Many would agree that Rose is the wine of summer. The new season releases become available in May or June each year with the hope that they be consumed within the year to ensure freshness. Another bonus with Rose: they are often very affordable and delicious. Here are a few pleasing selections, some sent for editorial consideration.
Pinot Noir is one of the best varieties to make a Rose from, with layers of raspberry mingling with subtle Ruby Red grapefruit and juicy strawberry notes. Kathleen Inman makes one of my favorites: the Inman Family Vineyards Endless Crush she created as a gift to her husband on their anniversary. It highlights how special their Russian River vineyards is for growing great Pinot Noir. The 2013 release is available via her website for $25 a bottle.
Lange Twins Vineyards in Lodi, CA creates wines with great taste and remains committed sustainable farming practices. Their newly released Rose of Sangiovese melds wild strawberry and raspberry with tangerine and citrus notes for a refreshing, special wine. $15. Available via their website.
Garnacha, Spain’s version of Grenache, makes delicious Rose filled with strawberry jam, sweet spice, and orange notes. Las Rocas Rose from Calatayud, created from 30-to-50 year-old vines adding depth to the berry notes of the wine, layering in hints of earthiness with the varietal characteristics of the wine. $14, Widely available throughout Dallas.
Provence is thought to be the Rose region of France, but every region makes delicious Rose, like the Merlot or Cabernet Sauvignon based wines of Bordeaux. Le Rose de Mouton Cadet, a part of the Baron Philippe de Rothschild SA portfolio, is from Right Bank vines. It’s made of predominantly raspberry-and-blackberry-filled Merlot, enhanced with 23% purple and white flowers with fresh herbs filled Cabernet Franc and a touch of spicy, Cabernet Sauvignon. The wine has good weight and character, but maintains a light, crisp flavor profile. $10. Widely available throughout Dallas.
For a true Provence-style Rose made a little closer to home, grab a bottle of Charles and Charles Rose from Washington State. It’s widely available throughout Dallas at Central Market and World Market stores. It’s a blend of traditional Rhone varieties and remains a light, refreshing and incredibly affordable option, usually around $10 a bottle.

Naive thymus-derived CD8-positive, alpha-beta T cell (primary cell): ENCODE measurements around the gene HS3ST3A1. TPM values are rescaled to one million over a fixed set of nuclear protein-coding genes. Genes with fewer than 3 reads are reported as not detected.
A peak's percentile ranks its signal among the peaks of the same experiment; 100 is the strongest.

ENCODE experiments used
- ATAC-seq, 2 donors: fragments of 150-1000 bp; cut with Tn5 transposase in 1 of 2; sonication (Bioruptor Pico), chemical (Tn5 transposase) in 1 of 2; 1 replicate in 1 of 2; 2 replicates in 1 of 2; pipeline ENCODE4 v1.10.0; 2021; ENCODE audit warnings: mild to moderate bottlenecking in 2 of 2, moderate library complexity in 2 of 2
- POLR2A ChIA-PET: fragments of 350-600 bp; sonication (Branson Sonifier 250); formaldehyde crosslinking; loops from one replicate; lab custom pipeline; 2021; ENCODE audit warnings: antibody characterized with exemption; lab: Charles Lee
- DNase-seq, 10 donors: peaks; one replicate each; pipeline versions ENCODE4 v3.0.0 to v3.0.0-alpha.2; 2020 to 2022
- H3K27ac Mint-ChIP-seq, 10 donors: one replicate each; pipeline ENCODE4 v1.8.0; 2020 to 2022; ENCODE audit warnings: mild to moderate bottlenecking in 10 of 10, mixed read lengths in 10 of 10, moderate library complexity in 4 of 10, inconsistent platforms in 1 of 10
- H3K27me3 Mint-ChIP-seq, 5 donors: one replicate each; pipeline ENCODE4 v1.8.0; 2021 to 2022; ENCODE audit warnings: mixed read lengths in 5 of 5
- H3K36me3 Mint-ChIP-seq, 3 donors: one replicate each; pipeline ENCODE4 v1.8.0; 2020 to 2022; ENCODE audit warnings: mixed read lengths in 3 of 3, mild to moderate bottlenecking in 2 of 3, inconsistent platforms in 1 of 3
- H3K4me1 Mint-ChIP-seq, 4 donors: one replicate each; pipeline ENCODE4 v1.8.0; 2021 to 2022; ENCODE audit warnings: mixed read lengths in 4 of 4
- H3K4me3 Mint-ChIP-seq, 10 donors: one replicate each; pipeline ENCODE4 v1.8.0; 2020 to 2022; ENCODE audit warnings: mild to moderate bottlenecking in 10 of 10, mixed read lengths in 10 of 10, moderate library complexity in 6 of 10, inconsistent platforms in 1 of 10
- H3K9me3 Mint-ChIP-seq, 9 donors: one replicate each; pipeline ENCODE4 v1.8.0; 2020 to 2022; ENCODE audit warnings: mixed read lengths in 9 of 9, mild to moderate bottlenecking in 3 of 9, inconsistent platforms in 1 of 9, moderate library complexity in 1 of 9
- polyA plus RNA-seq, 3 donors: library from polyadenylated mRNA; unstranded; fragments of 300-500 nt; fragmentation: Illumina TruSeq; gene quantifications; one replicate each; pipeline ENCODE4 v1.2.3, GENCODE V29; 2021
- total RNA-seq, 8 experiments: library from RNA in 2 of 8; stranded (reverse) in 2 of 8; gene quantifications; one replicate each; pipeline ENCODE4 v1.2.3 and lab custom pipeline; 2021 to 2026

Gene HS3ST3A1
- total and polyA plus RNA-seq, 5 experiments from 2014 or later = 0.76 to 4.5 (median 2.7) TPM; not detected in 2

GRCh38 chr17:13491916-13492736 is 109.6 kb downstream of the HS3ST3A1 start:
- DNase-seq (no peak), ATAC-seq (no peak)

Willamette Valley also produces some of the best Rose wines available. They are created with earthy, wild strawberry and spice filled Pinot Noir. I have been a fan of Stoller Dundee Hills Rose for years, filled with layers of strawberry, grapefruit and watermelon, available via their website for $20 a bottle.
While traveling in the region, I tried the Rose from Archery Summit one of the premier wineries of Willamette, known for their robust yet refined Pinot Noir. Their Archery Summit Vireton Rose is made in the Saignee method: gently bleeding the grapes to attain the optimal color and flavor in the wine. Fresh and vibrant, filled with red cherry, berry and mandarin orange notes, great for summer barbecues. $24 available via their website.
Tuck Beckstoffer offers his Rhone style Rose blend with Hogwash. I love this wine. It is incredibly easy to drink, filled with juicy watermelon, tangerine and grapefruit notes with subtle hints of flowers and a touch of herbal notes. Perfect on its own or paired with grilled vegetable flatbreads or grilled salmon salads. $16, available via their website.
For those that love the Rose of Southern France, there are two options I love that are both aesthetically pleasing with beautiful packaging, as well as beautiful wine inside. Chateau de Berne Cotes de Provence Impatience Rose, made from a blend of Cinsault and Grenache, presented in their rectangular bottle, fills the palate with fresh raspberry, juicy cherry and light herbal notes, perfect for sipping on its own or with summer salads.$20 available at Goody-Goody and Wine Poste.
From the Tavel region of France, Chateau d’Aqueria Tavel Rose blend of predominantly Grenache and Syrah with other Rhone reds blended in for balance and depth. Hand picked fruit is kept separate through fermentation before being blended and slightly aged at the Cotes du Rhone estate, creating a wine filled with red cherry, red berry, light floral and melon notes. A perfect aperitif wine. $20. Central Market.